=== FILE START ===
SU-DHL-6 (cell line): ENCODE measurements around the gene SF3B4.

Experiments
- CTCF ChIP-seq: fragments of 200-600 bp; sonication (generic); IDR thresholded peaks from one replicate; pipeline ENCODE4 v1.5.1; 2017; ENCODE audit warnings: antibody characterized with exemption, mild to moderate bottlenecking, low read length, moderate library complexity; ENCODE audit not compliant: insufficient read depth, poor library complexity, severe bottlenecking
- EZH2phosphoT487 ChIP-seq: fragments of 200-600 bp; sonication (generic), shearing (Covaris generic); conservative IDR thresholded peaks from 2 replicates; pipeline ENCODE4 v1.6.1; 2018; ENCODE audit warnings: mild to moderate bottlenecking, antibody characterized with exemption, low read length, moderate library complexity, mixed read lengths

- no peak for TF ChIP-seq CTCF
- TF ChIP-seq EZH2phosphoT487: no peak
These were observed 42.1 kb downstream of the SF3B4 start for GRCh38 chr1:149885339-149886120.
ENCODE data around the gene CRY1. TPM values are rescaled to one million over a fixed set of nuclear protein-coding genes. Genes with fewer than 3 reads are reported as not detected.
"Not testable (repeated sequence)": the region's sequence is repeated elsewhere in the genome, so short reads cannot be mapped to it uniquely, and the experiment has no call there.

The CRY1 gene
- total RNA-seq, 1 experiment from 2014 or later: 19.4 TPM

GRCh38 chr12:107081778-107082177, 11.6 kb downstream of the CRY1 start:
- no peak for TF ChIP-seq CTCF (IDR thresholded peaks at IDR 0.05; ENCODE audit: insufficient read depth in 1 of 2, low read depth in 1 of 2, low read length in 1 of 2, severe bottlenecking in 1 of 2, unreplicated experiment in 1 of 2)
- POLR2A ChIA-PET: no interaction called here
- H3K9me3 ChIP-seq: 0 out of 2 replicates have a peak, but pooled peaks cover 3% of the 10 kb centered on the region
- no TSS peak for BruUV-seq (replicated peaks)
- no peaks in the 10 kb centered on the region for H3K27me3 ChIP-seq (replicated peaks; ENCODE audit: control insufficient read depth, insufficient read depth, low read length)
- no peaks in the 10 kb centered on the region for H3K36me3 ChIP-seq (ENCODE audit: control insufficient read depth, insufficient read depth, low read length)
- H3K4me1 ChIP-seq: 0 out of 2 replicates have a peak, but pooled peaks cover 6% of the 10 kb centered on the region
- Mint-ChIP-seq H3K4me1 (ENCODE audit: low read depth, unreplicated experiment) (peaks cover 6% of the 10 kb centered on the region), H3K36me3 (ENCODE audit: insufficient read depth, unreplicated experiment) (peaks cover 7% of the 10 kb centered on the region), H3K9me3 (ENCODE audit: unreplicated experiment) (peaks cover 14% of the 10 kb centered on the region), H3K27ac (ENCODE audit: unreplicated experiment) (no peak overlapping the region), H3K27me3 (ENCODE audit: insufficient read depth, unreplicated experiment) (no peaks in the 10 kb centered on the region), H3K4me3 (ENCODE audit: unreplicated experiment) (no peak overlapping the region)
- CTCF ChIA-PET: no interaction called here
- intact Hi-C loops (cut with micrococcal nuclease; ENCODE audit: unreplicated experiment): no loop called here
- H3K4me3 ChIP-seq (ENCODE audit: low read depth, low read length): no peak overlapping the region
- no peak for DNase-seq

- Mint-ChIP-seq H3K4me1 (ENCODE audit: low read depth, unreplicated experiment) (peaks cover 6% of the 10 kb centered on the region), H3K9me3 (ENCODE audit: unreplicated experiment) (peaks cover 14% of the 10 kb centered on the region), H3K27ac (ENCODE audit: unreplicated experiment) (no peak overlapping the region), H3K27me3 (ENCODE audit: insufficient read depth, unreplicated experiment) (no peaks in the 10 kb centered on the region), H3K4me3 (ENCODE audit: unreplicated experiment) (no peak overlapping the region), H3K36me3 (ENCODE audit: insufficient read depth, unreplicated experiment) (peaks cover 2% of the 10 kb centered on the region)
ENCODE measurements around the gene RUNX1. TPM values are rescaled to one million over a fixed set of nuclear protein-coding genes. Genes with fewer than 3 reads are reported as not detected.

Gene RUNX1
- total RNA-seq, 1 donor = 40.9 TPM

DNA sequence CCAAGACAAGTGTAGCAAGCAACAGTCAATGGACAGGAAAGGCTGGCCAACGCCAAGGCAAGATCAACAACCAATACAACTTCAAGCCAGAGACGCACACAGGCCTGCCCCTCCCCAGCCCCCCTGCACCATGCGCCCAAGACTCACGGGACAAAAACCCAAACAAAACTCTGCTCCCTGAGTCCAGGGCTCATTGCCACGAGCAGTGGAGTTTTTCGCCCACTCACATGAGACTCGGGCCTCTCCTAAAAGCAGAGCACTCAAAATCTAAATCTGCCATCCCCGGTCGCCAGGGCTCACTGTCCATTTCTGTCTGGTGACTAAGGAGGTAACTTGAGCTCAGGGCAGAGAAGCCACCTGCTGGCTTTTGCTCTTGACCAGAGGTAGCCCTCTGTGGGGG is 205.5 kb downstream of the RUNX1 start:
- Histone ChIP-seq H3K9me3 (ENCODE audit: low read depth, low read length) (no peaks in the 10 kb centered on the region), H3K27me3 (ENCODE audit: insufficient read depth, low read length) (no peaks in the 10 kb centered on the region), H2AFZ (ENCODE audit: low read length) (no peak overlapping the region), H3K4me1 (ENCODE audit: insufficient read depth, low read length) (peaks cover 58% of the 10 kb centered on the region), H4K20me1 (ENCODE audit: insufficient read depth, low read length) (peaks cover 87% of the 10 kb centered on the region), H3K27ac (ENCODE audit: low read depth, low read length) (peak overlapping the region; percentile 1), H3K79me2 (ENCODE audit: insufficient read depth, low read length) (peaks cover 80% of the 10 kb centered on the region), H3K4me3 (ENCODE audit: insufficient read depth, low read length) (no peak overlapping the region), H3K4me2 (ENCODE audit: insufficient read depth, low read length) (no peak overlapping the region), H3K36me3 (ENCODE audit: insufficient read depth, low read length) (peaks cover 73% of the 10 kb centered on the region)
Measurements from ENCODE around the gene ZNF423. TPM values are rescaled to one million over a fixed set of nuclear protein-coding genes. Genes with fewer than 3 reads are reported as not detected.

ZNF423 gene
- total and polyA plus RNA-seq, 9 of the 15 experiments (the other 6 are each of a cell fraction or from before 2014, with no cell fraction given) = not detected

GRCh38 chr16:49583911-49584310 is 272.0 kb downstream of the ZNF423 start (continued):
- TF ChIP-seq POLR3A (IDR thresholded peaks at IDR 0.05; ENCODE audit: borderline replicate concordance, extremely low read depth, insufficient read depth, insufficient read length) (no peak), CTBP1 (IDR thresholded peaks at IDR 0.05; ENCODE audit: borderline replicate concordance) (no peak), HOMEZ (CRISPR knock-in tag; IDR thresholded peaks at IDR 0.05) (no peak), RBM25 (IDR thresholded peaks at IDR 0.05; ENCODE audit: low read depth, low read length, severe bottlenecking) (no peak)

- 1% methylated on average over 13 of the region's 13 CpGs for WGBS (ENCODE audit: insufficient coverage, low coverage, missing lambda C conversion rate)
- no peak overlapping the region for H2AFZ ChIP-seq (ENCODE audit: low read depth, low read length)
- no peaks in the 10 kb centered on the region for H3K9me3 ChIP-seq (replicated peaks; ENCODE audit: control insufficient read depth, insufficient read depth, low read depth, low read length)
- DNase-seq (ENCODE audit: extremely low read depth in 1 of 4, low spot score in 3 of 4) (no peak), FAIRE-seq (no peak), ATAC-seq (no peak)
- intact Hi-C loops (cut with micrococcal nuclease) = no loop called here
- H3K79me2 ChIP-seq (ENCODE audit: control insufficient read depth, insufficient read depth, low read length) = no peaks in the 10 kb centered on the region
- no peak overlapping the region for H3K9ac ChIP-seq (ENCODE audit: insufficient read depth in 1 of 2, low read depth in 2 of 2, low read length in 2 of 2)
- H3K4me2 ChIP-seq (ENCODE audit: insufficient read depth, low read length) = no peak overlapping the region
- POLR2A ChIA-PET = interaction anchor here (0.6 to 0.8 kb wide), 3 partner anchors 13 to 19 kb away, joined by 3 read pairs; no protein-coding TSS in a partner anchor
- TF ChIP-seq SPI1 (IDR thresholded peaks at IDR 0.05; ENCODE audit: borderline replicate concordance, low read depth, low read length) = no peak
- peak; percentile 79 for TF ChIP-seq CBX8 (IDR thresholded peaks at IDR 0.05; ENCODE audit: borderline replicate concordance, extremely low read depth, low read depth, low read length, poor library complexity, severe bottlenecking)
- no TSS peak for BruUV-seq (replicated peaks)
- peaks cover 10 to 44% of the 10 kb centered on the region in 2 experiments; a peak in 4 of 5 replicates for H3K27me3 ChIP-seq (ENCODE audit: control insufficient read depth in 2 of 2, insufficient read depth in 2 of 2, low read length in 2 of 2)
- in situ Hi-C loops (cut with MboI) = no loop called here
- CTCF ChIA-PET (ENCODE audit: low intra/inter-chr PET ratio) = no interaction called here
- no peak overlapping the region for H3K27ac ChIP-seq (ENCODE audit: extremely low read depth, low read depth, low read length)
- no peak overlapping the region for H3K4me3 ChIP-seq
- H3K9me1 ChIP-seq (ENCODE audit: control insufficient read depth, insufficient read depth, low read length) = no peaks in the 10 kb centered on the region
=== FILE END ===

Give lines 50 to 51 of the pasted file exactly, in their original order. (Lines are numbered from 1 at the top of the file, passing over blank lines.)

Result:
- CTCF ChIA-PET (ENCODE audit: low intra/inter-chr PET ratio) = no interaction called here
- no peak overlapping the region for H3K27ac ChIP-seq (ENCODE audit: extremely low read depth, low read depth, low read length)